As the last chance for the Greeks to avoid a fresh general election which may see them commit an act of joint economic suicide and create waves for the Eurozone and wider EU seems to have slipped by, better economic news is always welcome.
The better news comes in the shape of an announcement from Eurostat, the European Union’s statistical agency that the 17 nation strong block which uses the Euro has managed to avoid slipping into a technical recession – by the skin of its teeth. On the initial reading of the data, the Eurozone neither grew nor contracted in Q1, posting zero growth. However, zero growth is not a contraction and since the definition of a recession is two (or more) quarters where economic output contracts, the Eurozone has avoided a double-dip recession. The bloc as a whole contracted by 0.3% in Q4 2011, setting the risk of a technical recession.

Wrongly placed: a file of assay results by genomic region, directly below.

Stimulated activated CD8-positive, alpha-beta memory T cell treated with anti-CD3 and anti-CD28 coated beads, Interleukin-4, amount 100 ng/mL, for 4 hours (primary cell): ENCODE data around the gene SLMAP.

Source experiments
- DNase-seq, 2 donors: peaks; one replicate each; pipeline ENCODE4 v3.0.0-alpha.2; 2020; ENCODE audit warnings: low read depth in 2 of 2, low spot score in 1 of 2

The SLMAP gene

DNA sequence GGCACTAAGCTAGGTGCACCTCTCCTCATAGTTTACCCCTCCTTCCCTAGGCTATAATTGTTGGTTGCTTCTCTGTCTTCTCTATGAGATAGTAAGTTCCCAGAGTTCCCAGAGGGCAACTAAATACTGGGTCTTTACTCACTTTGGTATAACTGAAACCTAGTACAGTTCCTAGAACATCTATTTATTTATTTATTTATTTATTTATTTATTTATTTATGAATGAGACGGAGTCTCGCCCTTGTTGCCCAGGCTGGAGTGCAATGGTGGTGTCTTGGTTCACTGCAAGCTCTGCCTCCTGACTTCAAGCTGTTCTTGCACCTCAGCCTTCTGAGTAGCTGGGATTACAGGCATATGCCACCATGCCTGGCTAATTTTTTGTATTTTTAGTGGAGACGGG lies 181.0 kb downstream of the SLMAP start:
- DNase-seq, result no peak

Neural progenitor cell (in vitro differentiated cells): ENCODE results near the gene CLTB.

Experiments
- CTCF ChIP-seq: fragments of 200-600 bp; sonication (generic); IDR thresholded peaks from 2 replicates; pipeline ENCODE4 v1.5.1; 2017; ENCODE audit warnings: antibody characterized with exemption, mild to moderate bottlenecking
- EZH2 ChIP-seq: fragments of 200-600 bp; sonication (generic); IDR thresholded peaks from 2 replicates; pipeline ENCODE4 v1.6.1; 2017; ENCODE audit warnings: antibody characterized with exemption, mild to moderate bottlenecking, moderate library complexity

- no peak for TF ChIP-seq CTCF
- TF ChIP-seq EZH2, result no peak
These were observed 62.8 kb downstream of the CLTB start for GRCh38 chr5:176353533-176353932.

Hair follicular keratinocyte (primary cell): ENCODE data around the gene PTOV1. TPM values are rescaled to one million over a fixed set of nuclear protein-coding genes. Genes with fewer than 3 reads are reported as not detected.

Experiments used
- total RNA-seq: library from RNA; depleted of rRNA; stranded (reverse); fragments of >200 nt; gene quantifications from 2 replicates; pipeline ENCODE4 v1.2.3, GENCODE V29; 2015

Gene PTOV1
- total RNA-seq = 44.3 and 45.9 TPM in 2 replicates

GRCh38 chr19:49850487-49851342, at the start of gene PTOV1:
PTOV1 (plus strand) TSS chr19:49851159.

With the bloc managing to tread water, there were clearly winners and losers in the individual performance of the member states. As we noted yesterday, Germany was the star performer managing to put on growth of 0.5% which beat analysts’ forecasts and ensured that the bloc avoided recession. The number 2 economy in the bloc, France, also managed a neutral growth position. On the negative side of the balance sheet, the troubled Italian economy shrank by 0.8%; its third quarter of contraction. Greece slipped further into the mire with a contraction of 6.2%. By comparison, the contraction of the Spanish economy by 0.3% in Q1 could be seen as a strong performance.
The lacklustre performance of the world’s largest trading bloc will fuel the argument that austerity measures need to be adjusted in favour of enhanced economic growth. This common sense position will now be championed by French President Francois Hollande. It is likely to gain traction because the political leadership of Europe is being slaughtered at the polls – vested self-interest will usually prevail.